Pineapple firms get heat from British news reports

The British newspaper The Guardian has taken a shot at Costa Rica’s pineapple growers.

The articles Friday and Saturday were sponsored by consumers International, which says it is fighting for a fair, safe and sustainable future for all consumers in a global marketplace increasingly dominated by international corporations.

The articles were developed starting in a June visit by writer Felicity Lawrence and a film crew. They were making a documentary, too.

Ms. Lawrence has also taken on Peruvian asparagus in a Sept. 15 piece entitled “How Peru’s wells are being sucked dry by British love of asparagus.”

The Guardian ran a story promoting the articles Friday, and a pair of articles ran Saturday. They were “The truth about supermarket pineapple” and “Pineapples: Luxury fruit at what price?”

The thrust of the articles was summarized Friday by this excerpt:

“UK supermarket price wars are wrecking lives in the developing world, according to a new campaign launched tomorrow by Consumers International (CI). Recent deep cuts in the price of pineapples on the British high street have inflicted unacceptable damage on those living and working on plantations in Costa Rica, the consumer group says. An investigation by Guardian Films with funding from CI, has found a catalogue of environmental and social damage caused by intensive tropical fruit production in Costa Rica, from where three-quarters of pineapples sold in the UK come.”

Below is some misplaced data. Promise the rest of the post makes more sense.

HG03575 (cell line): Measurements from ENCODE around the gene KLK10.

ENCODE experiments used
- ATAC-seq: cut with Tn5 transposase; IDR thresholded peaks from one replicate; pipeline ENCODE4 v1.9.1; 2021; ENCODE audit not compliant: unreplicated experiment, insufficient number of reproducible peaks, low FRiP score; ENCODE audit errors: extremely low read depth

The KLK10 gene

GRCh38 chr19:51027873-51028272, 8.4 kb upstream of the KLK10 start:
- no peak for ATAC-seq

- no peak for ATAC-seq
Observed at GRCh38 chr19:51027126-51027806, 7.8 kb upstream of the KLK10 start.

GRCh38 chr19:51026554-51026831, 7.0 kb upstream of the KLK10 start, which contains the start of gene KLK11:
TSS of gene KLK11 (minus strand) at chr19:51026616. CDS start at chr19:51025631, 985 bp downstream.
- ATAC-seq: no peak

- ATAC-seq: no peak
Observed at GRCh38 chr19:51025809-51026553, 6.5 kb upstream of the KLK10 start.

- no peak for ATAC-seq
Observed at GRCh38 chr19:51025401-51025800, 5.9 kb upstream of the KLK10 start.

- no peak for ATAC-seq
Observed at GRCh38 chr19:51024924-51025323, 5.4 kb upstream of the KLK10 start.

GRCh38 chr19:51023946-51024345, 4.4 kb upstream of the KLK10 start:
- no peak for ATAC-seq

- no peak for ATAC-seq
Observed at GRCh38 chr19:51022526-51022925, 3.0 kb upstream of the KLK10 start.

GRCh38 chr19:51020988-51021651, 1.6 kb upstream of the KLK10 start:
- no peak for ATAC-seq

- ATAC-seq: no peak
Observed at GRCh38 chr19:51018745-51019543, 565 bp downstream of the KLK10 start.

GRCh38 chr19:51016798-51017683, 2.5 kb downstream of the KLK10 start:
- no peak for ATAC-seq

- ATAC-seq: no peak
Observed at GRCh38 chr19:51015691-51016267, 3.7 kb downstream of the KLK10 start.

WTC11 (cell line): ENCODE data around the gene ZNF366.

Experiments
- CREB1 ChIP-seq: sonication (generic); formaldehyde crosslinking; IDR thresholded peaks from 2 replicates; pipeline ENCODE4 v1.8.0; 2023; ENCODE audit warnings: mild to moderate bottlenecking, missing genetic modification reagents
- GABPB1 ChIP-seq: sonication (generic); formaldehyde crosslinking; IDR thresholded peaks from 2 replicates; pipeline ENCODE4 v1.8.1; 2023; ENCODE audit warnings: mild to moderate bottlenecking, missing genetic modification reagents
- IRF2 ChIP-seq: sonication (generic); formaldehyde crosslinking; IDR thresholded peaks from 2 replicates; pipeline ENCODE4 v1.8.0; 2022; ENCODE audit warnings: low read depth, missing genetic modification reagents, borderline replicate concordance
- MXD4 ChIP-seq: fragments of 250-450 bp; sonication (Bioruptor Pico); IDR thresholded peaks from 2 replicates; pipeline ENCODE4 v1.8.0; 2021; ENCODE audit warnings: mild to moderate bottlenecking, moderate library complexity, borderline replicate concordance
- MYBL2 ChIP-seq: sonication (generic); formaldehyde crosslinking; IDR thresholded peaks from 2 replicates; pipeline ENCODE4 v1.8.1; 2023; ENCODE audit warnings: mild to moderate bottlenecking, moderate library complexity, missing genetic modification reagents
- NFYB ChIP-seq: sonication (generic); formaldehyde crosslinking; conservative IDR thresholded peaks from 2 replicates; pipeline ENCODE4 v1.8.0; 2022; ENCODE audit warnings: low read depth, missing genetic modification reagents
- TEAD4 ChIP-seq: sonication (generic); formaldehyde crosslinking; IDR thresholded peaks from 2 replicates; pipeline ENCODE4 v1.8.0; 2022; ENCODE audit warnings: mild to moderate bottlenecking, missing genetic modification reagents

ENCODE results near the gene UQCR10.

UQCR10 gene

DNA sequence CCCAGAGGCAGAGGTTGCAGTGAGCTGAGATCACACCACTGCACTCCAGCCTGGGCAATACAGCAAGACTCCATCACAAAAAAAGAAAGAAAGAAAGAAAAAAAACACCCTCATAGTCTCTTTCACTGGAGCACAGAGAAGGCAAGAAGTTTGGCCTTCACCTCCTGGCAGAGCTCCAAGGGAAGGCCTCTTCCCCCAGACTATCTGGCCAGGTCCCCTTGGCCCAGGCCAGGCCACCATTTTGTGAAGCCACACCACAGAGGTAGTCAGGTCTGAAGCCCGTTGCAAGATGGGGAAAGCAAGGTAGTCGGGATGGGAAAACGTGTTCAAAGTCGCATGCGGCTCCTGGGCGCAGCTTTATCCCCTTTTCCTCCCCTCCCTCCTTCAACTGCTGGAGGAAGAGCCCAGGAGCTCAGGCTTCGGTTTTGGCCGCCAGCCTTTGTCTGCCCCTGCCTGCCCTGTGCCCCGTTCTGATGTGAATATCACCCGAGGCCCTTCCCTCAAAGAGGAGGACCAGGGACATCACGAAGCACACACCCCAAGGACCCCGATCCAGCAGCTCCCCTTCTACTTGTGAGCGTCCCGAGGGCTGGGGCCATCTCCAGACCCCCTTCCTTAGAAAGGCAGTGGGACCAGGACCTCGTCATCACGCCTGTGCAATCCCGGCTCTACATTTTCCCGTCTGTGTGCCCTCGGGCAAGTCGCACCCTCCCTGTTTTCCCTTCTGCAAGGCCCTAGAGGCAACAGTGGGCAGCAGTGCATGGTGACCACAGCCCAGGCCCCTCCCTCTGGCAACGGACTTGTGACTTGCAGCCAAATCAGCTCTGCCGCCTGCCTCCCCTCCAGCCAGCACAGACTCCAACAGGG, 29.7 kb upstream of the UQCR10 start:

Ms. Lawrence was accompanied on her travels here by an officer of the pineapple worker’s union and a Universidad Nacional professor who studies toxic chemicals.

She failed to find a smoking gun. Although residents of El Cairo complained of water polluted by chemicals, there was little note of the actions of government agencies. And the statements from Pineapple companies said they were continuing to take steps to solve problems. The Tribunal Ambiental Administrativo, the environmental watchdog, ordered Del Monte to close its pineapple production facilities in Siquirres in May 2009 because of what it said were high levels of chemicals in the local water sources.

Del Monte had just purchased the facility and said at the time that the concentrations of herbicides and insecticides found in the drinking water was less than the limits published by the U.S. Environmental Protection Agency.

Periodically, residents of El Cairo and nearby communities blockade Ruta 32 to make their point.

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